It’s time to begin my look at the best of 1941…
This is one of the weirdest, most surreal comedies to have been churned out of the Hollywood assembly line. W.C. Fields plays a version of himself, only billed as The Great Man, and that is about all I can say about the movie with any certainty. Fields spends most of the picture supporting his opera singing niece Gloria Jean and trying to sell a nonsensical script to The Producer (Franklin Pangborn), a big shot (maybe the head?) at Esoteric Studios. Much of the film replays the script as Fields imagines it complete with an open air observation deck on an airplane, an idyllic Russian village, and an isolated mountain home where the imposing Mrs. Hemoglobin (Margaret Dumont) has hidden away her beautiful young daughter away from the corrupting influence of men.
If none of this makes sense, not much in the rest of the picture does either. Like why would Producer Pangborn want Gloria Jean to sing a snooze-inducing operatic aria for his film? I don’t think, even in 1942, that opera was a hot commodity in film. (Of course it is Esoteric Studios.) Or could a even a super soft bed really break Fields’ fall from an airplane? Or if the food is so bad at Fields’ regular diner, why does he go there? Or why is there a gorilla in the mountains of the Russian village? And why does no one seem to be Russian there?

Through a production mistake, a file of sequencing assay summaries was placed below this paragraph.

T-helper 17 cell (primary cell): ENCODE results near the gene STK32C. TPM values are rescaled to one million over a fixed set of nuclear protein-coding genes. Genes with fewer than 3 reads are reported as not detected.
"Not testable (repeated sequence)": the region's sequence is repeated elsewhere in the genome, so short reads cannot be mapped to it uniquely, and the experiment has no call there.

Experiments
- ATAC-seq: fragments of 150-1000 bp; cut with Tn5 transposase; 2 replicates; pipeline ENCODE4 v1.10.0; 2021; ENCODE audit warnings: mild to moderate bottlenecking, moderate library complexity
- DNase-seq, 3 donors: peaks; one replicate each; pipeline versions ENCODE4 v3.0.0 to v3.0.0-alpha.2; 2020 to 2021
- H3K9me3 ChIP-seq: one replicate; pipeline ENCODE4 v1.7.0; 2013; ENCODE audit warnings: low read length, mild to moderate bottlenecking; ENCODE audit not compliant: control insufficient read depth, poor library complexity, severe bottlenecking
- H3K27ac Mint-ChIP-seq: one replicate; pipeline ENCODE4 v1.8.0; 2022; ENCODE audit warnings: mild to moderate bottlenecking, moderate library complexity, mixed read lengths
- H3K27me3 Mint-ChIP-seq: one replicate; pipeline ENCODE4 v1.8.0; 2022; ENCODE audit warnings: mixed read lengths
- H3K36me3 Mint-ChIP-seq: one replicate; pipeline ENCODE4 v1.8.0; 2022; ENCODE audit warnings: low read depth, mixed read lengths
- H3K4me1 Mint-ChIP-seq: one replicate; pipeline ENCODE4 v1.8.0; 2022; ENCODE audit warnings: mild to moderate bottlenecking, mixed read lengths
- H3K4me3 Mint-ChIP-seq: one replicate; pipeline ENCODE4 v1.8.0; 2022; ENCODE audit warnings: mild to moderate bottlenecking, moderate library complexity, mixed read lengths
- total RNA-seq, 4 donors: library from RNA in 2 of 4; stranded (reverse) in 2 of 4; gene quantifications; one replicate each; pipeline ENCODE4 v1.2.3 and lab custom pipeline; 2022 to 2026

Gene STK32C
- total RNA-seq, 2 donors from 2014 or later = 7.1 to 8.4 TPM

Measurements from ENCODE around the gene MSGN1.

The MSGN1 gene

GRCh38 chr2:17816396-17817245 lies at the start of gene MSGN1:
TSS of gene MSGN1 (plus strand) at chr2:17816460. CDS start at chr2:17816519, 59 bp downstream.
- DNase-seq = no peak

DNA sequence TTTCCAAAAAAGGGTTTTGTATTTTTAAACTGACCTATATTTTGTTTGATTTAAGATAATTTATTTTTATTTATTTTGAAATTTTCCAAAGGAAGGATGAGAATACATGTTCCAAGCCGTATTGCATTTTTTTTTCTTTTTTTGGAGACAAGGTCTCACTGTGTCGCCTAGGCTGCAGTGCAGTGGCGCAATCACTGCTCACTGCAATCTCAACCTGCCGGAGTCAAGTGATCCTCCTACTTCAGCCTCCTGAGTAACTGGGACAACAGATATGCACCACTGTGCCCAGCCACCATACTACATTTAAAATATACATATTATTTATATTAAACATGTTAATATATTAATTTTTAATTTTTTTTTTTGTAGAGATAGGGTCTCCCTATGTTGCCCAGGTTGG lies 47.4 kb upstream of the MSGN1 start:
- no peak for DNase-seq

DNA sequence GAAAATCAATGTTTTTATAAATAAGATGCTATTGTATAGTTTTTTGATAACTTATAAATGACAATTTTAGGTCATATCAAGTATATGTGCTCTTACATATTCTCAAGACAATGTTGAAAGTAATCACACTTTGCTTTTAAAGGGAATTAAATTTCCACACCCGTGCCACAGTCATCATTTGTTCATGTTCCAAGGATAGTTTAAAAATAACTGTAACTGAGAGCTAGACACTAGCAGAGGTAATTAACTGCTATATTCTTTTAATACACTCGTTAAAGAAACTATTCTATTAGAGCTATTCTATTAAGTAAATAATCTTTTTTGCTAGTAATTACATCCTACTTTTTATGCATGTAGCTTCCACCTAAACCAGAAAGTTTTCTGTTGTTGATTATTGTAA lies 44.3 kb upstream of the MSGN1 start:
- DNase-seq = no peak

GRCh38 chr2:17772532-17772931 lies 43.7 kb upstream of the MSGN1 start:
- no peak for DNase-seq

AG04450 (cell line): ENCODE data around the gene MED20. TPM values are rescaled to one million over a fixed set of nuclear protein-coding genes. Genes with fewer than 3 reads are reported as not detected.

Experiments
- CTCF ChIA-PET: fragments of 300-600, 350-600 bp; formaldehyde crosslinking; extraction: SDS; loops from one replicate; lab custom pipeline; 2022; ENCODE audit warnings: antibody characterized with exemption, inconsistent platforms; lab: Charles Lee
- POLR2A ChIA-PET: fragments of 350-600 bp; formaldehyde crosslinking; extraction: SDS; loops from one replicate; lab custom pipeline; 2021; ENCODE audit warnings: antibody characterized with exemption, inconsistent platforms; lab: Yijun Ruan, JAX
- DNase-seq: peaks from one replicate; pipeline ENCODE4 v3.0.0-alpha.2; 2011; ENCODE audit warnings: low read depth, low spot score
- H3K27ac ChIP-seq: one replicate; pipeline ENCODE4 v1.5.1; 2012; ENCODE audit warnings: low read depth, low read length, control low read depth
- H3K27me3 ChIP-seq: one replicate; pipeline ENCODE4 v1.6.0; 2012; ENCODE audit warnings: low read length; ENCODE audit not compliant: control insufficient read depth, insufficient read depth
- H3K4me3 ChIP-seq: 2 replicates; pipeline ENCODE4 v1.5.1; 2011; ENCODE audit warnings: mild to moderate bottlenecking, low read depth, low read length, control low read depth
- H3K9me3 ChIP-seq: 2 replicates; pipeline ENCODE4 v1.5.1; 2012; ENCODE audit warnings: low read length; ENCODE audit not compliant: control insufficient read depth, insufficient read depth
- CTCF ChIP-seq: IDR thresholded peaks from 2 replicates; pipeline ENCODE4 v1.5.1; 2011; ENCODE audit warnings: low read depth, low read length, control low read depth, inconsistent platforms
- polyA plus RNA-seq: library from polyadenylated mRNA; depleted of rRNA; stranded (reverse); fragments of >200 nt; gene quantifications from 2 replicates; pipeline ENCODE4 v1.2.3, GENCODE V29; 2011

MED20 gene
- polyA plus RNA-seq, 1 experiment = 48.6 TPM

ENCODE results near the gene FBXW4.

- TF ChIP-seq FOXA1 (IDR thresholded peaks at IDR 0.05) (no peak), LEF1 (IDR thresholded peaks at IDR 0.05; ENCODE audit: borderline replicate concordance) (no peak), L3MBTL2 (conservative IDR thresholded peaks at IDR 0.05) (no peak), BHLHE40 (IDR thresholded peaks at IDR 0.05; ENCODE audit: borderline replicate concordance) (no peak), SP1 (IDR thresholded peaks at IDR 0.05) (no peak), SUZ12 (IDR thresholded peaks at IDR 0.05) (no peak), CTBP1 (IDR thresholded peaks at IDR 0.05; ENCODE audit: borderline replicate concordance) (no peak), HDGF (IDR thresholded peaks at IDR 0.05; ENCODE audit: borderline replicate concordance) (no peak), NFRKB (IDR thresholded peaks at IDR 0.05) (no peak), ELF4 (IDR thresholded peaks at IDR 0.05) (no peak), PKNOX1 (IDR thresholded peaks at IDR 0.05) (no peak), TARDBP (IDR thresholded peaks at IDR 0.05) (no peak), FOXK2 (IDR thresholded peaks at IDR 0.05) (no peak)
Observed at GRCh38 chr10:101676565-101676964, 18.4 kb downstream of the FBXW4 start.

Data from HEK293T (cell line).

None of these questions matter, nor do they detract from the fun. In fact, they might even enhance the experience. What we are seeing is the ultimate W.C. Fields absurdist comedy. He’s throwing in all the stops as though he was aware that he didn’t have much time left and any idea he had better be used now. (This would be his last film.) Fields wasn’t hamstrung by the usual conditions of plot or character, but opted for a more free flowing situational comedy, set specifically in a world that makes no sense.
This strategy could have backfired, resulting in a burdensome mess, but Fields packs in enough genuinely funny gags and routines that we relishing the nonsensical plot. Especially funny is a scene where Fields sits at a soda fountain counter then turns to the camera and says, “This scene’s supposed to be in a saloon but the censor cut it out.” But don’t worry, he assures us, “It’ll play just as well this way.” He goes on to wrestle with getting a scoop of ice cream from his glass to his mouth, but the straws he uses to scoop out the ice cream bends away from his mouth. He also has a wonderful scene in a diner with a waitress who finds him insultingly unfunny. Their banter is classic W.C. Fields comedy. “And another thing,” the chunky waitress admonishes, “Don’t be so free with your hands.” Fields replies: “Listen, honey. I was only trying to guess your weight. You take things too seriously.”
There are many W.C. Fields movie I love and though this one may not be the best, it certainly ranks high up there for its inventiveness, its audacity, and, most importantly, its hilarity.